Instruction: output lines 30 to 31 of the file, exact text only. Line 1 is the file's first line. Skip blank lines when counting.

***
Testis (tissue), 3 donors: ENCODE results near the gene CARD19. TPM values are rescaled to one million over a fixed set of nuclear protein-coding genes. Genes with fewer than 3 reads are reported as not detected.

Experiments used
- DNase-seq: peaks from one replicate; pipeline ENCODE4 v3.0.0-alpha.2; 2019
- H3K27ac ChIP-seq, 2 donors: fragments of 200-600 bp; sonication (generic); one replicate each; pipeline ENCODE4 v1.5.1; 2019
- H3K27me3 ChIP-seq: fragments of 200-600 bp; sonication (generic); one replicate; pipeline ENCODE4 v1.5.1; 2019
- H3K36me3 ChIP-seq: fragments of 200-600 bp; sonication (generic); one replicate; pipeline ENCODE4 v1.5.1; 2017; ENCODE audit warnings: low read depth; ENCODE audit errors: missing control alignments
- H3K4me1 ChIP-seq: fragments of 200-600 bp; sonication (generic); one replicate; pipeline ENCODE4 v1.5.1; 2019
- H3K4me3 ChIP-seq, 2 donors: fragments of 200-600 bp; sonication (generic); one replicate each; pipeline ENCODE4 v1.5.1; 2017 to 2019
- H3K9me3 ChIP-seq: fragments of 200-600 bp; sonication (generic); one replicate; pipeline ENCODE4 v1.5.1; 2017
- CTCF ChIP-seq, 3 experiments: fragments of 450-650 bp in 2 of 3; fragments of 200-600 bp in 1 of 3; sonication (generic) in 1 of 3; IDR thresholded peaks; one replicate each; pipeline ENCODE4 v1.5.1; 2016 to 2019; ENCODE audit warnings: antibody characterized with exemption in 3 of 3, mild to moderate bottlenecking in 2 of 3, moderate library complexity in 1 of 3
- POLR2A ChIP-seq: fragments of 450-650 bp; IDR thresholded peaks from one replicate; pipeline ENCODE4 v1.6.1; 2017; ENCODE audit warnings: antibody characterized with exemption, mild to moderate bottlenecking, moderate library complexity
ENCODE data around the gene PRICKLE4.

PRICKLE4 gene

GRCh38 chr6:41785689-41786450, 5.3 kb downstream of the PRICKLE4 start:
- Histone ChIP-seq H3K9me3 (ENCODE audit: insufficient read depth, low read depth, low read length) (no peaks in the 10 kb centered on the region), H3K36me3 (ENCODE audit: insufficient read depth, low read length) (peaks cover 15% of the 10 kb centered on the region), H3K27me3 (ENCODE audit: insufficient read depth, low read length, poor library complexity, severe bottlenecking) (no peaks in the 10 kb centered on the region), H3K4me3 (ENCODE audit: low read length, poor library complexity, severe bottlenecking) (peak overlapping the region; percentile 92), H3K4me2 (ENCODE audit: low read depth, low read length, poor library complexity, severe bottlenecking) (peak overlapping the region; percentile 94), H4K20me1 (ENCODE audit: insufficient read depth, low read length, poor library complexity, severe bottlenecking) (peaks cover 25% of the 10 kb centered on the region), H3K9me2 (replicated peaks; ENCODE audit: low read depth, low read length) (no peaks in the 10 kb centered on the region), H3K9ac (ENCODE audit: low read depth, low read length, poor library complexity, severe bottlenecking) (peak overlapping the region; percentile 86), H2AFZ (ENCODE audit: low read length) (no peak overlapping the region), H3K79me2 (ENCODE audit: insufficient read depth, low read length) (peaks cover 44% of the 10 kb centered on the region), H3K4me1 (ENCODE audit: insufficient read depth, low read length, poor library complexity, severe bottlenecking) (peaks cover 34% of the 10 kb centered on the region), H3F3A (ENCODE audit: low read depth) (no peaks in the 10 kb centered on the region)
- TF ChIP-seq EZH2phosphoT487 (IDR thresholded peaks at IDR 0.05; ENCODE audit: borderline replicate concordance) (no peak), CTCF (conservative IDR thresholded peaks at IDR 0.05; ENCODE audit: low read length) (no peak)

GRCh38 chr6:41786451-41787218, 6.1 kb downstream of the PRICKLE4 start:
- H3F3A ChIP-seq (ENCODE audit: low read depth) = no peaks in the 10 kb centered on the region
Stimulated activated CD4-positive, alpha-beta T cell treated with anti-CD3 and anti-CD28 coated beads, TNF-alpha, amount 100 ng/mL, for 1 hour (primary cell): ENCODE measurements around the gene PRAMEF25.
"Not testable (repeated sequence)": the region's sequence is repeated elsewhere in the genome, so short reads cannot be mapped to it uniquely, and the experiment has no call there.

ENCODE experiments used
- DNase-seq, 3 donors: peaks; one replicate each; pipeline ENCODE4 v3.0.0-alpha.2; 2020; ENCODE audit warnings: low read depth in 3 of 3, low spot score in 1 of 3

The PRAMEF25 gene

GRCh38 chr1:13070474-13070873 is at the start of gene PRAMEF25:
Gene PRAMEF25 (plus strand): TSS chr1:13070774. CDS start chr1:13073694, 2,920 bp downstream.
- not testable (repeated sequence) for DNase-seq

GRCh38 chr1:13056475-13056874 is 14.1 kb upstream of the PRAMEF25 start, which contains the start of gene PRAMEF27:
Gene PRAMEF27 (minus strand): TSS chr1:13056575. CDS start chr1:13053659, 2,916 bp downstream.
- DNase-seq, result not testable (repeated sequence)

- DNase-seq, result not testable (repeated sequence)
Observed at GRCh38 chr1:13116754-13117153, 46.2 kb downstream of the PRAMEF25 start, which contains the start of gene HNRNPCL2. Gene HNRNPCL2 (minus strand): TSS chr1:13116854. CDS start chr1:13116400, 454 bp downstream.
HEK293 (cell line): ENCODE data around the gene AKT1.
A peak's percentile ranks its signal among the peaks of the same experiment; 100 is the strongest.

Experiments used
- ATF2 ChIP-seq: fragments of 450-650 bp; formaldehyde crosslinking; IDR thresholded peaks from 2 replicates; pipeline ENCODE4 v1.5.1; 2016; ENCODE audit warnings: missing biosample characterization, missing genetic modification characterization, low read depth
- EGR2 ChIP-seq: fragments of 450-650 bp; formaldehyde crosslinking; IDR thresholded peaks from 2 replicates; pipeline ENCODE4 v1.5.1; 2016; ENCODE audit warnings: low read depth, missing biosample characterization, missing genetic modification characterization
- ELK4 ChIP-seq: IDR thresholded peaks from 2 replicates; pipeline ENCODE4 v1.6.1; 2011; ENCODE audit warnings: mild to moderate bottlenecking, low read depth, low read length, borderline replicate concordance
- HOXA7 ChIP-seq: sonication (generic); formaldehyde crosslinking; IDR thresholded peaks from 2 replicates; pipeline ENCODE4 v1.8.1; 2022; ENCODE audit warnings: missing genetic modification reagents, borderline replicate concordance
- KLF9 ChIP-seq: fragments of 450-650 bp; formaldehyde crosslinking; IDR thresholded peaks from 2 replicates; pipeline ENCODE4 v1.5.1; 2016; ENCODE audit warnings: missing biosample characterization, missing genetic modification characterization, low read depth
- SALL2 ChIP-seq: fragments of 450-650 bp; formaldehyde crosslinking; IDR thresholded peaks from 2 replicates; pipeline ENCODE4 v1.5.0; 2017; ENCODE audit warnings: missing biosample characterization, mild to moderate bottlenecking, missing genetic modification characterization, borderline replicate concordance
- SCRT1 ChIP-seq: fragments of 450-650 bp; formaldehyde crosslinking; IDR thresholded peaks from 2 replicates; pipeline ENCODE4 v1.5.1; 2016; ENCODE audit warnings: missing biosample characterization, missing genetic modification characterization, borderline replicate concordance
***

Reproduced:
- DNase-seq, result not testable (repeated sequence)
Observed at GRCh38 chr1:13116754-13117153, 46.2 kb downstream of the PRAMEF25 start, which contains the start of gene HNRNPCL2. Gene HNRNPCL2 (minus strand): TSS chr1:13116854. CDS start chr1:13116400, 454 bp downstream.